Patriots’ two tight ends pose problems for foes

Posted Sept. 14, 2011, at 6:36 p.m.
Last modified Sept. 14, 2011, at 10:07 p.m.
Rob Gronkowski (left) congratulates fellow tight end Aaron Hernandez (center) after Hernandez scored in Monday night's game in Miami against the Dolphins. The Patriots defeated the Dolphins 38-24.
AP
Rob Gronkowski (left) congratulates fellow tight end Aaron Hernandez (center) after Hernandez scored in Monday night's game in Miami against the Dolphins. The Patriots defeated the Dolphins 38-24.

FOXBOROUGH, Mass. — Before reaching the NFL, Aaron Hernandez watched Antonio Gates to pick up tips on playing tight end in the pros.

On Sunday, Hernandez will get a much closer look when New England opens its home season against Gates and the San Diego Chargers. And the Patriots have two productive players — both in only their second season — at that position.

Hernandez caught seven passes for 103 yards, Rob Gronkowski grabbed six for 86 and each scored a touchdown in a 38-24 win over the Miami Dolphins in which the Patriots gained a franchise-high 622 yards Monday.

“The skill set of both those players really allows us to be flexible,” Patriots quarterback Tom Brady said Wednesday. “Not only are they good blockers, but they can catch the ball, too. You can run it behind them, you can play-action pass and then they’ve become pretty efficient in the passing game also, just to spread them out and be able to run them on different run combinations. They’re very good players.”

Gronkowski, at 6-feet-6 and 265 pounds, is the better blocker. Hernandez, 6-1 and 245 pounds, sometimes looks like a wide receiver speeding downfield before and after the catch.

“I was more of a receiver growing up and running back through my whole life,” Hernandez said, “but when I went to college and came here, you had to start blocking a little bit, so that’s what I’m improving on.”

His learning wasn’t confined to the classroom and the practice field. He’d watch tight ends like Gates and Dallas Clark of the Indianapolis Colts in some of their games.

“I watched them before I got to the league, and try to take some things from them,” Hernandez said. “They’re great players. If I see them playing, I’ll definitely watch their games and see what they can do and what can help me.”

Gates wasn’t drafted coming out of college in 2003, but in his first eight seasons, he caught 537 passes for 69 touchdowns. He had at least 50 receptions in each of his last seven.

Last year, the Patriots drafted Gronkowski in the second round out of Arizona and Hernandez in the fourth out of Florida.

“Hernandez is really athletic and fast. He’s kind of a wide receiver,” Patriots cornerback Leigh Bodden said. “Gronk is fast, but he’s not as fast as Hernandez. And he’s big. He can body you.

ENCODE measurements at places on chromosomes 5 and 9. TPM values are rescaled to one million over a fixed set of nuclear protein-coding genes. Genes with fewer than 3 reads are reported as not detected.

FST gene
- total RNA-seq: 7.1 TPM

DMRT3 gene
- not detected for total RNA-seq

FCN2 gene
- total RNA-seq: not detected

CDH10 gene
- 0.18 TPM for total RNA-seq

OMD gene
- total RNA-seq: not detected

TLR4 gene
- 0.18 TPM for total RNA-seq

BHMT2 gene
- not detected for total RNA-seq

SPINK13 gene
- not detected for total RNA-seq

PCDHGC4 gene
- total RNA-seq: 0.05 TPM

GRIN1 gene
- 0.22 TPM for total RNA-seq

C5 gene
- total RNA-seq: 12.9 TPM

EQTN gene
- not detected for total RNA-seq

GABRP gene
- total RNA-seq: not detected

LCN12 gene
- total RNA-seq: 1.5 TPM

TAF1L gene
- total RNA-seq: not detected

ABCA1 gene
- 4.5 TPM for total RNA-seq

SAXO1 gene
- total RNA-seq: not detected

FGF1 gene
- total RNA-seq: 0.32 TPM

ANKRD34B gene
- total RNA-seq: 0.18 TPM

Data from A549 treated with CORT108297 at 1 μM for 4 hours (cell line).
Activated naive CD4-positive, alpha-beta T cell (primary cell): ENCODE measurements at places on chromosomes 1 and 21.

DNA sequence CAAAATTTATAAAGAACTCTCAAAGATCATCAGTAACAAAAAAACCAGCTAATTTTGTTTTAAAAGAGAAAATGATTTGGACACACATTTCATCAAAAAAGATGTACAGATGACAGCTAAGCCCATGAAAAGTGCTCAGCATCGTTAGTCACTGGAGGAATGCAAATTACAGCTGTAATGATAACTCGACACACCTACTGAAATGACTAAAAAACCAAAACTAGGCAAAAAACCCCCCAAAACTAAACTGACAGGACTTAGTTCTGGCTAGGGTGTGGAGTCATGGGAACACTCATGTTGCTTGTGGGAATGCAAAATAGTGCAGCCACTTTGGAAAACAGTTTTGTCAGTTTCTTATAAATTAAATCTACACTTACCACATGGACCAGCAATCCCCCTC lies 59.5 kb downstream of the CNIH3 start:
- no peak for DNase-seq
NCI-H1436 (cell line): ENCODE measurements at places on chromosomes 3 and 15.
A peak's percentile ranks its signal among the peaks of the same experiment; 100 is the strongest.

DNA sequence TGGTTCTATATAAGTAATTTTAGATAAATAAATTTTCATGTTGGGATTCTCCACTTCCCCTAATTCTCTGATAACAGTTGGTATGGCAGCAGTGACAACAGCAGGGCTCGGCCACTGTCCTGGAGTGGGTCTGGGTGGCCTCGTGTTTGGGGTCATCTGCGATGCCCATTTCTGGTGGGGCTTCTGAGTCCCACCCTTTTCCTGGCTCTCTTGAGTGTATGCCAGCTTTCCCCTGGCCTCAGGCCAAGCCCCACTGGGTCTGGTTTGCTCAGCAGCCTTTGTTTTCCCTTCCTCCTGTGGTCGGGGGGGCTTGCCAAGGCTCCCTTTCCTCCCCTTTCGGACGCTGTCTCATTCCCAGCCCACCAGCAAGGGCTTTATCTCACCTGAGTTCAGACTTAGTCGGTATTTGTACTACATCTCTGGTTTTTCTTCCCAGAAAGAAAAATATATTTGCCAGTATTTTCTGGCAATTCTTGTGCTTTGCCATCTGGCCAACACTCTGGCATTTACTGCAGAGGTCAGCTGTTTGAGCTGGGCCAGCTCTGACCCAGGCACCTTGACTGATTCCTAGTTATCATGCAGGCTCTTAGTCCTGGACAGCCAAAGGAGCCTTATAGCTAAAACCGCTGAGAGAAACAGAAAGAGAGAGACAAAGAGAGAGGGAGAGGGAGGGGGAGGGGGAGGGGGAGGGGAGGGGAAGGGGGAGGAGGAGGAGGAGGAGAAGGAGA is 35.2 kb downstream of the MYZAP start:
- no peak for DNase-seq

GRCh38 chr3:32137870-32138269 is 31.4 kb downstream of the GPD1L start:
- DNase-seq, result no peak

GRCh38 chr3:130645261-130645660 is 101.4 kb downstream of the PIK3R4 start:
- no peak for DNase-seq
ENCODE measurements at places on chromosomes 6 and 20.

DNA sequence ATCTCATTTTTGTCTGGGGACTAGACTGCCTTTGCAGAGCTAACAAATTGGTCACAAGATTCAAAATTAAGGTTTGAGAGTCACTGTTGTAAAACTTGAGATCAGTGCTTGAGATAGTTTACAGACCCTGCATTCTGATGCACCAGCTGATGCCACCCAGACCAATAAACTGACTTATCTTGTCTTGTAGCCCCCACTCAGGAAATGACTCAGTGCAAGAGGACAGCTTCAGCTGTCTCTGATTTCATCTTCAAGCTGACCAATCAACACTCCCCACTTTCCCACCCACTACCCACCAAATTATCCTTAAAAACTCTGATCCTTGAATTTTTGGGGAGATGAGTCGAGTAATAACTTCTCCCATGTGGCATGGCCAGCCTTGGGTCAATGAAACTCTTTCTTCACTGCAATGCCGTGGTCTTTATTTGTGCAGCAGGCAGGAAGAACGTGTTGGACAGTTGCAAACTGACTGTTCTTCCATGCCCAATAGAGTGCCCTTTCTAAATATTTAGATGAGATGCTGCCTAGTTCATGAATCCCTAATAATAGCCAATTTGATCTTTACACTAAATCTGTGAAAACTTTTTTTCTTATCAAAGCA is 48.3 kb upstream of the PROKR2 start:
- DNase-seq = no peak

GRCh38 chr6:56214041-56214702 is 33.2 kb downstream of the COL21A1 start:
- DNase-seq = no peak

“And Gates is a bodier. He’s not overly fast, he’s not quick, but he just finds ways to get open. You give him a small window, he’ll catch it.”

As rookie, Hernandez had 45 receptions for six touchdowns, while Gronkowski had 42 for 10. A position of weakness for the Patriots became a strength that could continue for a long time.

Like Gates, who has Philip Rivers throwing to him, Hernandez and Gronkowski haul in passes from one of the NFL’s best quarterbacks, reigning MVP Brady.

“Tom’s definitely going to find the mismatch,” Hernandez said. “When he gets to the line of scrimmage and he sees the biggest mismatch, you know he’s coming” to that receiver.

Hernandez considers himself a tight end. After all, how many wide receivers weigh as much as he does?

But he also can line up in the slot or the backfield.

“What they’re doing with that personnel group is awfully impressive,” Chargers coach Norv Turner said, “They’ve always been a great passing team, but to add the number of explosive plays really jumped out at you. When (Hernandez) starts moving around and is in the slot like that … he’s capable of being an explosive wide receiver.

“He’s a matchup problem for defensive teams.”

With two versatile tight ends, the Patriots can be more diverse on offense, lining players up in spots that can confuse the defense and running complex patterns into open areas.

“You can move them around and give them different assignments and they’re able to handle that,” New England coach Bill Belichick said, “but that’s part of the nature of the tight end position, I think. Whether you’re talking about Gates or (Miami’s Anthony) Fasano or whoever we play next. That’s what most teams do.

“Maneuvering those guys around, putting them in different positions, having them do different things, that’s what creates problems for the defense.”

Opponents also must concentrate on wide receivers Wes Welker, Deion Branch and Chad Ochocinco, and running back Danny Woodhead on pass patterns. That also helps Gronkowski and Hernandez get free.

“It opens a lot for me because they’ll forget about me or forget about Gronkowski,” Hernandez said. “I’d say Gronk can really do everything. He could block any type of (defensive) end. He could get open versus anybody. He’s very dynamic and can do so much.

“I’m limited in the blocking game but I’m improving. I’m more of a receiving-type tight end. We work off each other. Because we’re both so different, it gets us both open a lot.”

So far, so good.

SEE COMMENTS →

View stories by school

ADVERTISEMENT | Grow your business
ADVERTISEMENT | Grow your business